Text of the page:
Paul Brodeur

Currents of Death: The Great Power Line Cover-Up

Controversy over the potential hazards of electromagnetism from neighborhood power lines has moved from the lab to the courts, as school districts and community groups mount protests or lawsuits against utility companies.

New Yorker staff writer Brodeur convincingly argues that evidence exists that exposure to such radiation may cause cancer and other illnesses. Low-level microwave radiation poses another danger, he compellingly shows, as Cape Cod, Mass., residents discovered when an Air Force radar station built in the vicinity apparently led to abnormally high levels of cancer.

Brodeur details and disputes scientific studies that claim such radiation is safe. He implicitly charges that a cover-up of the dangers has been engineered by industry, government, regulatory agencies and academia. He also reviews studies suggesting that computer video display terminals (VDTs) may induce cataracts, birth defects and miscarriages, and briefly assesses the potential hazards from electric blankets and electrically heated waterbeds. First serial to the New Yorker.






Selected Works

Fiction
A Native American warrior encourages his people to rise up against the Pilgrim and Puritan invaders of 17th Century New England.
An AWOL army trainee kills a movie stunt man and is tricked by the director of the film into replacing the dead stunt man in a film about a man fleeing from the army
A haunting and heart-felt collection of short stories about love and loss
An American counterintelligence agent in postwar Germany and his doomed good intentions.
Very brief description goes here
Nonfiction
An examination of the health hazards posed by electromagnetic fields emanating from neighborhood power lines, workplace machinery, and electrical equipment.
A pioneering analysis showing that exposure to microwave radiation poses significant health hazards.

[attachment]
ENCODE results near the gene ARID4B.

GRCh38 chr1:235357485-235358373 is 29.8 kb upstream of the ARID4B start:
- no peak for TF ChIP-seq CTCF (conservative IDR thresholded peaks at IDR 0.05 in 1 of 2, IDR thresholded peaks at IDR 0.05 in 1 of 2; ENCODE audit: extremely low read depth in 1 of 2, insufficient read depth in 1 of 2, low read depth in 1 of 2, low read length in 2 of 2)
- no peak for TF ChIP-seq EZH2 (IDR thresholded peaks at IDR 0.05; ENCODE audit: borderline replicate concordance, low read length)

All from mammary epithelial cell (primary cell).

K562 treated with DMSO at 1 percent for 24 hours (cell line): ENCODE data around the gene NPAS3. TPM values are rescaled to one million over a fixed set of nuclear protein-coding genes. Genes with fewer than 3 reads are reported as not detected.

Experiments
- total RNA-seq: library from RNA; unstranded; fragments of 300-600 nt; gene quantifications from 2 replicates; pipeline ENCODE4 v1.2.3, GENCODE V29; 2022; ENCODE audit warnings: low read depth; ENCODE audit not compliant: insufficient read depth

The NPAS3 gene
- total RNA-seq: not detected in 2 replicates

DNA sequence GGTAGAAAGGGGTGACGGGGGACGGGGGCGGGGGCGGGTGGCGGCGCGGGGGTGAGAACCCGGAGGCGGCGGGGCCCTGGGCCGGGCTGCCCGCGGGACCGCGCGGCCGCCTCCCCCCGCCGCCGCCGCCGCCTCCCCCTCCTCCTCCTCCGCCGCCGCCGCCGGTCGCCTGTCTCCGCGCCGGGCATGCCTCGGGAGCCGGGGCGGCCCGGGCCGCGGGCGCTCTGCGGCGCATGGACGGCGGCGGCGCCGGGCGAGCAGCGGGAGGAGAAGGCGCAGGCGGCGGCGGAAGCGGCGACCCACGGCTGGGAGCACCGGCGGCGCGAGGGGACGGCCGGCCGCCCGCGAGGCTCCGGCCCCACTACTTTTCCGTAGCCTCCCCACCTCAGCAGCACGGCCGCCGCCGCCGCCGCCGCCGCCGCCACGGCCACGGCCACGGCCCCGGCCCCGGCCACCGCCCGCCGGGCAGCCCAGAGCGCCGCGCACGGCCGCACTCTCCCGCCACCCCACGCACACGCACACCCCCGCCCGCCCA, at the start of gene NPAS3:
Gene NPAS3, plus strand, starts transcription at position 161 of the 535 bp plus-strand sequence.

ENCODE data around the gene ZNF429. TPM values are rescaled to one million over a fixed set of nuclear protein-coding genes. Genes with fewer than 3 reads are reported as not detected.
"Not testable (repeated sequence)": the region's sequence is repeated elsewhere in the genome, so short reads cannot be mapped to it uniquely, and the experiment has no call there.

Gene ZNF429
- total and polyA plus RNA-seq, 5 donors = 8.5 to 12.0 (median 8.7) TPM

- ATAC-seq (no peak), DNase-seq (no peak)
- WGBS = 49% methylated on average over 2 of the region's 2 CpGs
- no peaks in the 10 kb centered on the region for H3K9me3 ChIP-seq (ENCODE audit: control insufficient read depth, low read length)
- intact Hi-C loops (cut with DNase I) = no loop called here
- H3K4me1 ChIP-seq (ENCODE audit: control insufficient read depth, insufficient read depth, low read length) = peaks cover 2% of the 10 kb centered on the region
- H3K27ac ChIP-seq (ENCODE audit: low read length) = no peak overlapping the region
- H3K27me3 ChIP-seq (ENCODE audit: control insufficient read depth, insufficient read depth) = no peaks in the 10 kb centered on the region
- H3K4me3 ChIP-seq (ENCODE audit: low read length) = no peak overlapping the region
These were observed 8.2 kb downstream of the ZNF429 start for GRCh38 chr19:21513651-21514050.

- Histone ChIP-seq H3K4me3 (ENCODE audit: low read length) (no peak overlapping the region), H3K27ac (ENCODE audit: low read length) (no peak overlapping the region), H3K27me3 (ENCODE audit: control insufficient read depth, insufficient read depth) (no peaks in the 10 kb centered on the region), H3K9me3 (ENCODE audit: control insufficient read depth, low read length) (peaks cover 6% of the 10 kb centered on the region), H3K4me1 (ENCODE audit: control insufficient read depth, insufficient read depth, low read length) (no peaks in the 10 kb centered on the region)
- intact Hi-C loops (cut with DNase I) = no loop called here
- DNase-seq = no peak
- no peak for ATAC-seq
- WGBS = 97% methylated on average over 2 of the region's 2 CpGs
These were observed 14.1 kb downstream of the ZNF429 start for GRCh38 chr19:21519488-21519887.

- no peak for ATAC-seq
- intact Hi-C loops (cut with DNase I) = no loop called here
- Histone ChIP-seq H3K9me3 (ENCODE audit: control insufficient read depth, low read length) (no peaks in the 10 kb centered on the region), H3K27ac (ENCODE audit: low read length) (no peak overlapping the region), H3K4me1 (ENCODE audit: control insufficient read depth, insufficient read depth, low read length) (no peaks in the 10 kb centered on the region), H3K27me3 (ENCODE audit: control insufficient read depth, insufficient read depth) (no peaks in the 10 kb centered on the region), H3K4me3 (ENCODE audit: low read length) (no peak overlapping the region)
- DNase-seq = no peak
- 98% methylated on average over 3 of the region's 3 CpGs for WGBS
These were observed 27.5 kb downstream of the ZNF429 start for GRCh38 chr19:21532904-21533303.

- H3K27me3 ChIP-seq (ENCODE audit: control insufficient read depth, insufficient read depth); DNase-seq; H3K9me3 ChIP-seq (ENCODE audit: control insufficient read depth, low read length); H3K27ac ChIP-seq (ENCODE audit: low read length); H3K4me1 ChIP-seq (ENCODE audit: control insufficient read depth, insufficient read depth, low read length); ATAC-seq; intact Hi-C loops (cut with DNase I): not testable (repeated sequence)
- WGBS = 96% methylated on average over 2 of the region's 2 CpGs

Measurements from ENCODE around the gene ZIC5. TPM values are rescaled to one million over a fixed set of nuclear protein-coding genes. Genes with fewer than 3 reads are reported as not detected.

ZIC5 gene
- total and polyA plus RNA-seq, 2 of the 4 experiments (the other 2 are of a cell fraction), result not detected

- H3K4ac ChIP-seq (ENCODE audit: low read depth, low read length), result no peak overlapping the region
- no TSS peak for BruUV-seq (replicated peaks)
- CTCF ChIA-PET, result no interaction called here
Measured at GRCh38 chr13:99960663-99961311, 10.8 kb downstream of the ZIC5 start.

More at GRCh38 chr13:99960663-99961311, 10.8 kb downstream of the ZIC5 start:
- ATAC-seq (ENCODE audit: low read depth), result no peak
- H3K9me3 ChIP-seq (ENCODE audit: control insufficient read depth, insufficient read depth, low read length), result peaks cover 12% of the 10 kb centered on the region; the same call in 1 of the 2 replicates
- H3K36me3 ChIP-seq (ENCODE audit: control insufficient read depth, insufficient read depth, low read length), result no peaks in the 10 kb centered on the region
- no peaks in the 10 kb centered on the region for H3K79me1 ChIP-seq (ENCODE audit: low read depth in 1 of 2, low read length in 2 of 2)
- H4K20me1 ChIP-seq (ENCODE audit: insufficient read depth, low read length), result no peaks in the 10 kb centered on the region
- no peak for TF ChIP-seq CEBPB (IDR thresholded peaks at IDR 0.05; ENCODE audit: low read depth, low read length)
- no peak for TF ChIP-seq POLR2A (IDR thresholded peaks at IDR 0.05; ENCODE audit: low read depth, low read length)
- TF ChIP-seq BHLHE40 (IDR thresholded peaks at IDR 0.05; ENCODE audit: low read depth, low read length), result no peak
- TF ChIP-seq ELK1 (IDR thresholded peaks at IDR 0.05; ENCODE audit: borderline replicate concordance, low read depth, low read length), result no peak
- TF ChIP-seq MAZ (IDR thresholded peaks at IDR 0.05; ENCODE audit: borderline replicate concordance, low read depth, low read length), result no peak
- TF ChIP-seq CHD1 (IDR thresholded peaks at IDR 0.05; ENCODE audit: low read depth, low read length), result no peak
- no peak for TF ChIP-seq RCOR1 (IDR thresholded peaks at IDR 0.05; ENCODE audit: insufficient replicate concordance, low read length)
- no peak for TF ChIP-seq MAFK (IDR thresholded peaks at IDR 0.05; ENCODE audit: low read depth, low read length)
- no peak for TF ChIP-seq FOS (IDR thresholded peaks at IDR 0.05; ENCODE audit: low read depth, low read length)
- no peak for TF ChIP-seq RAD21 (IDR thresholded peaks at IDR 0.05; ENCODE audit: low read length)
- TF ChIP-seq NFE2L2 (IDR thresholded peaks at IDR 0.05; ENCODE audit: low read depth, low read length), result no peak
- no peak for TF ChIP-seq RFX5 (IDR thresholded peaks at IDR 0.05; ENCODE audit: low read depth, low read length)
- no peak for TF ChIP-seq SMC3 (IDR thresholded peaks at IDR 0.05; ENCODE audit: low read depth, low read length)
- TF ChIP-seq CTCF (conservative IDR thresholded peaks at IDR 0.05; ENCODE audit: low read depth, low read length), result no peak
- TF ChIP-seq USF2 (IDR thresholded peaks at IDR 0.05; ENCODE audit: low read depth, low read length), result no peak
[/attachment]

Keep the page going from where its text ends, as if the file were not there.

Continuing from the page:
A book about the land claims of the Mashpee Wampanoag, who live on Cape Cod, and of the Penobscot and Passamaquoddy, who live in Maine.
How a handful of plaintiff attorneys exposed the asbestos industry's fifty-year cover-up of its responsibility for the deaths of tens of thousands of workers, and won compensation for their survivors.
A description of the deadly danger posed by exposure to asbestos, and the machinations of a medical-industrial establishment whose members conspire to keep knowledge of occupational and environmental health hazards from public knowledge.
A book containing pioneering articles that appeared in The New Yorker, describing the nationwide health hazards posed by exposure to asbestos, and to household detergents containing flesh-eating enzymes that found their way into 50 million American households before being withdrawn, largely as a result of Brodeur's work.
Memoir
Brodeur describes his stint as a counterintelligence agent in post-war Germany, and his long career as an investigative journalist at The New Yorker, during which he crosses swords with the military, the CIA, FBI and State Department to reveal a dark and unacknowledged legacy of the Cold War.

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